Notion’s COO wanted to “chat”.
I had never experienced anything quite like the fervor that followed that webinar.
I know that Notion had taken me many months to master, and I had a hard time finding anyone who was sharing use cases that were geared at project and client management… so I suppose I figured, why not be that person?
I had become obsessed with the tool and what it had allowed me to accomplish in the last 6 months with all of my commitments. I know that tools are just tools… but this tool was different from everything else I’d ever tried.
It helped solidify new habits, and helped me see what was really at stake if I continued to overbook myself. Something about the open-ended nature of the platform made it super easy for me to surface the information that was most important. Ideas, tasks, and commitments were no longer buried they were in Asana and Evernote — they were staring me right in the face.
What do you want Marie?? And where does it make sense to focus your time and attention?
I knew I wanted to recommit to teaching, mentoring, and consulting, and wanted to launch my own products, not just my client’s products.
I also knew this would involve a serious re-evaluation of priorities as well as courageous conversations.
- I had to let some long-time clients go. It was incredibly difficult but totally necessary.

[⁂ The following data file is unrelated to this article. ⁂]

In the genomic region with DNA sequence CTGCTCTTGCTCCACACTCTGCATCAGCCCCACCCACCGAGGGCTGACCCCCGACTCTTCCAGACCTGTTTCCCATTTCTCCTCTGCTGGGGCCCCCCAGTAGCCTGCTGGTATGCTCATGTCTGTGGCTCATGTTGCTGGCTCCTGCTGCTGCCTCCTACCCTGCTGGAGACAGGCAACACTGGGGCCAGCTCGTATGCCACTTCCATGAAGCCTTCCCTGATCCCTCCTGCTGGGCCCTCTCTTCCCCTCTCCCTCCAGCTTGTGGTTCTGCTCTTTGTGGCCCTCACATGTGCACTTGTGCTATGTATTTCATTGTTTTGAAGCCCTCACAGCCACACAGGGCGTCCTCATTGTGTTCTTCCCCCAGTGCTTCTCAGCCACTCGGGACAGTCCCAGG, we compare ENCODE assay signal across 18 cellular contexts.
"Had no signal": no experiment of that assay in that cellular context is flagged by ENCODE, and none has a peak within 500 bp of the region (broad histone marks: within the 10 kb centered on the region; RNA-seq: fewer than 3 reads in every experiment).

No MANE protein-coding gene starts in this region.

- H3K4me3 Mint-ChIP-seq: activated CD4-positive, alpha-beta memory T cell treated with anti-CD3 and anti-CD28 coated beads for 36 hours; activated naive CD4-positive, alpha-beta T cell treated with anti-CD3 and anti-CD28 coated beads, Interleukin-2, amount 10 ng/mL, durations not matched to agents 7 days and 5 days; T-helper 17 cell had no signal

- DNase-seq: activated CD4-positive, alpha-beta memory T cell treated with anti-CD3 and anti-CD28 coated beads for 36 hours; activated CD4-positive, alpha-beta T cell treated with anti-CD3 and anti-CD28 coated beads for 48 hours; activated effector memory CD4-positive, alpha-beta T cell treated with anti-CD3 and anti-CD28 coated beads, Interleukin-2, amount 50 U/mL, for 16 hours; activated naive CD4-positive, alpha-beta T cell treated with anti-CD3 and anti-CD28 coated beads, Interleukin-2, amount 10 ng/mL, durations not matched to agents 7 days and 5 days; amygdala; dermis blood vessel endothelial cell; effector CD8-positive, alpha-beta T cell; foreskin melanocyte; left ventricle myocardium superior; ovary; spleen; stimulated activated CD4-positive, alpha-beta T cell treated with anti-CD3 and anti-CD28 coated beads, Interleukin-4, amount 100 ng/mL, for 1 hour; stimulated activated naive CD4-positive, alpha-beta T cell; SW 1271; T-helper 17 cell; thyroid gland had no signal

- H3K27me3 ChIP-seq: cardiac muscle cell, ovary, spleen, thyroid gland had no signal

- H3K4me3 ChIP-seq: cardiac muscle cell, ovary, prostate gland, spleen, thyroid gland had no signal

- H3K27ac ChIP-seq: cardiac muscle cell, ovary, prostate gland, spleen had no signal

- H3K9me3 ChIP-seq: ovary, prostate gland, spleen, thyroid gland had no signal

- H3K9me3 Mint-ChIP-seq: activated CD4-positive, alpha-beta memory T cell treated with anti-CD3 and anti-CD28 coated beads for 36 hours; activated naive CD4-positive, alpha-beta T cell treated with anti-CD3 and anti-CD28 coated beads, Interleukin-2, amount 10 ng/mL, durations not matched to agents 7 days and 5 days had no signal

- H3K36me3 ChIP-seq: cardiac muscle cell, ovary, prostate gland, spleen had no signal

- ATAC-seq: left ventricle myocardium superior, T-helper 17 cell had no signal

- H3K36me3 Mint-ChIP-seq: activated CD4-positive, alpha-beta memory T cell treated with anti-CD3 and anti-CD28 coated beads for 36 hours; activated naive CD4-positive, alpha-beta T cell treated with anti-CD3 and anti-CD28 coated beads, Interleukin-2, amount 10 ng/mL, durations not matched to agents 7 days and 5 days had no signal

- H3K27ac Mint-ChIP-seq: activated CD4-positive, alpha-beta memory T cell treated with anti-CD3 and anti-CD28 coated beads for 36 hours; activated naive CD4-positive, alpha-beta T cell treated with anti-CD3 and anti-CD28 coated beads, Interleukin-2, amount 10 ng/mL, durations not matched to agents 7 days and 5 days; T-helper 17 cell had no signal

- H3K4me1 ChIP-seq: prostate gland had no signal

- I turned down some incredibly amazing projects because I knew I wouldn’t have the bandwidth and wouldn’t be able to deliver.
Right after doing this webinar, Ben and I were headed to Portland for the Hallway Conf Mastermind.
Hallway Conf Mastermind
An absolute highlight of my year was attending this mastermind led by Kai Davis and attended by number of my internet friends, many of whom I’ve interacted with online, but never met in person.
It was a small, intimate event with only 16 of us. We spent time 100% focused on our businesses, gathering insight from others, doing small hot-seats, and exchanging value in small guided conversations.
This event was honestly such incredible timing, and such a great experience overall. I was lucky to be paired up with Joel Hooks of egghead.io who suggested I double-down on Notion and start a Youtube Channel (which I did).
I knew I wanted to create a course, but I wasn’t sure if it made sense to go all in.
I was a little hesitant. Did I want to be known as the Notion girl?
I was getting such great feedback from the webinar, and from the mastermind, I figured it was at least worth exploring the possibilities.
I love the tool, but I also know it’s not just about the tool: it’s about surfacing your commitments, creating workflows that work, and designing a workflow that helps improve your daily, weekly, and ongoing habits and routines. If I could help people use Notion to design smarter workflows, that was more interesting to me than simply teaching people “how to use the tool.”